Hello. I hope everyone had a good weekend. Mine was pretty busy, but I managed to get quite a bit of writing done. I also tried to get caught up for this week’s interviews. The line-up seems to be growing by the day! Honestly, I didn’t expect so many authors to sign up, but it’s been so much fun, I’m debating making this an annual thing and hosting interviews here every December. Today, we have author C.M. Saunders joining us. He’s here to tell us all about his latest release, Tethered.
Christian Saunders, who writes fiction as C.M. Saunders, began writing in 1997, his early fiction appearing in several small-press titles and anthologies. His first book, Into the Dragon’s Lair -A Supernatural History of Wales, was published in 2003. After graduating with a degree in journalism from South Hampton Solent University, he worked extensively in the freelance market, contributing to Fortean Times, Chat, Its Fate! Bizarre, Urban Ink, Enigma, Record Collector, Nuts, and Maxim, and a regular column in the Western Mail newspaper. He has also held desk jobs at several newsstand magazines including Nuts, Forever Sports, and Coach.
Since returning to dark fiction, he has had stories published in Screams of Terror, Shallow Graves, Dark Valentine, Fantastic Horror, Unbroken Waters, Gore magazine, The Literary Hatchet, and others, as well as several anthologies. These works have been collected in his X series of short fiction, which currently stands at four volumes. His novellas Apartment 14F, Out of Time, Dead of Night, Devil’s Island, No Man’s Land: Horror in the Trenches, and Human Waste are available now, as is his acclaimed historical novel, Sker House. His latest release is Tethered, on Terror Tract Publishing.
EB: Welcome to the blog, C.M. Can you tell us more about Tethered and what inspired you to write it?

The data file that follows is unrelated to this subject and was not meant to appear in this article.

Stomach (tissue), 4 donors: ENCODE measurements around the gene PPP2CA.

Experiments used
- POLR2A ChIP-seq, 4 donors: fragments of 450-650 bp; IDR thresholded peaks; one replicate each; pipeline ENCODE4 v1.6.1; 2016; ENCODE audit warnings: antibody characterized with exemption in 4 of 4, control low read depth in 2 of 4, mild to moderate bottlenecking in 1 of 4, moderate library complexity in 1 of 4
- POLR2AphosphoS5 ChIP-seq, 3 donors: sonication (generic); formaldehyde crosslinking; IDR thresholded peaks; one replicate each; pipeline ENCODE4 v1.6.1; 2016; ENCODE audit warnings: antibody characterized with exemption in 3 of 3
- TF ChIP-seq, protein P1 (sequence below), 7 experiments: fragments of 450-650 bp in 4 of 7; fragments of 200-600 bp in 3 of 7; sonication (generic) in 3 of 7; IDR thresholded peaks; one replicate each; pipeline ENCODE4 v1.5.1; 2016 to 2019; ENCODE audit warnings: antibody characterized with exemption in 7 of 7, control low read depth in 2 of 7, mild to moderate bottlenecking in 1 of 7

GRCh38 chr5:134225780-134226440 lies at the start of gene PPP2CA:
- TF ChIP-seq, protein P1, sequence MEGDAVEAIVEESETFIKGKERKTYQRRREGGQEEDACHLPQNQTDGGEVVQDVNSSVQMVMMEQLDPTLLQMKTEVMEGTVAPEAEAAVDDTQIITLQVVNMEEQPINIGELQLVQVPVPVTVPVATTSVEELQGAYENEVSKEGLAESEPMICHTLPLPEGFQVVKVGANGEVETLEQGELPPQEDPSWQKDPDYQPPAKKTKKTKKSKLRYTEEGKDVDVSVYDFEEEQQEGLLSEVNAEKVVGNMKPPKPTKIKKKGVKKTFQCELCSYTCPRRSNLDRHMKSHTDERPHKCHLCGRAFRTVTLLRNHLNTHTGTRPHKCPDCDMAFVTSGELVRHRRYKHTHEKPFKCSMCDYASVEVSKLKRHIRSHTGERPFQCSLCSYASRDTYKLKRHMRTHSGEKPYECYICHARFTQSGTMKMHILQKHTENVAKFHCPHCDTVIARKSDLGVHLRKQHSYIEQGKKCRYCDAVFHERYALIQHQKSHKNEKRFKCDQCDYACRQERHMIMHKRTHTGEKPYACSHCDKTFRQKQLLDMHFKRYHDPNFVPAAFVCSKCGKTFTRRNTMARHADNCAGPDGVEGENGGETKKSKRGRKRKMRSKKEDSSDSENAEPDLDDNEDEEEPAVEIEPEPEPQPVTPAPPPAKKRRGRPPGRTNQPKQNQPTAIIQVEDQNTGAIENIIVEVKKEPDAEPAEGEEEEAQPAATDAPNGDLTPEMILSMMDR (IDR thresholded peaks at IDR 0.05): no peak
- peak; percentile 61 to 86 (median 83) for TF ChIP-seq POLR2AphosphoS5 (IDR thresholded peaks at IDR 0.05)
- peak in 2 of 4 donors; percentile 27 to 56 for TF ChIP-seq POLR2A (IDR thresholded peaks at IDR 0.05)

CM: Tethered is about a journalism graduate who, whilst working a dead-end job and looking for some meaning in life, stumbles across a blog about internet rituals. I have always been fascinated by internet rituals. They are the 21st Century equivalent of urban legends told around the campfire. Tethered is sort of based on the ‘Elevator Game,’ the daddy of them all. It also incorporates some true crime, another area I am passionate about, in the strange death of Elisa Lam. That’s definitely one to research, if you haven’t already. It shows us once again that truth is often stranger than fiction.
Here is the link for interested parties:
EB: What’s your next project, and where can readers find out more about you?
CM: I have a couple of short stories coming out in the very near future: Finders Keepers in the Terror Tract Christmas anthology and Siki’s Story via the Splatter Club. In the first quarter of 2021, I’ll be releasing a collection of zombie fiction called Back from the Dead. Most of the stories have been published before in various places, but it will also include a brand-new novella called The Plague Pit. Lockdown gave me time to work on a series of novels about a paranormal investigator who lives in a van with a cat called Mr. Trimble. I’m hopeful they might see the light of day sooner rather than later.
Readers can find out more about past and future projects, as well as my love for cheese, at the following places:
EB: Ooh, a fellow cheese lover. For me, it’s all about the queso. What’s your schedule like while writing?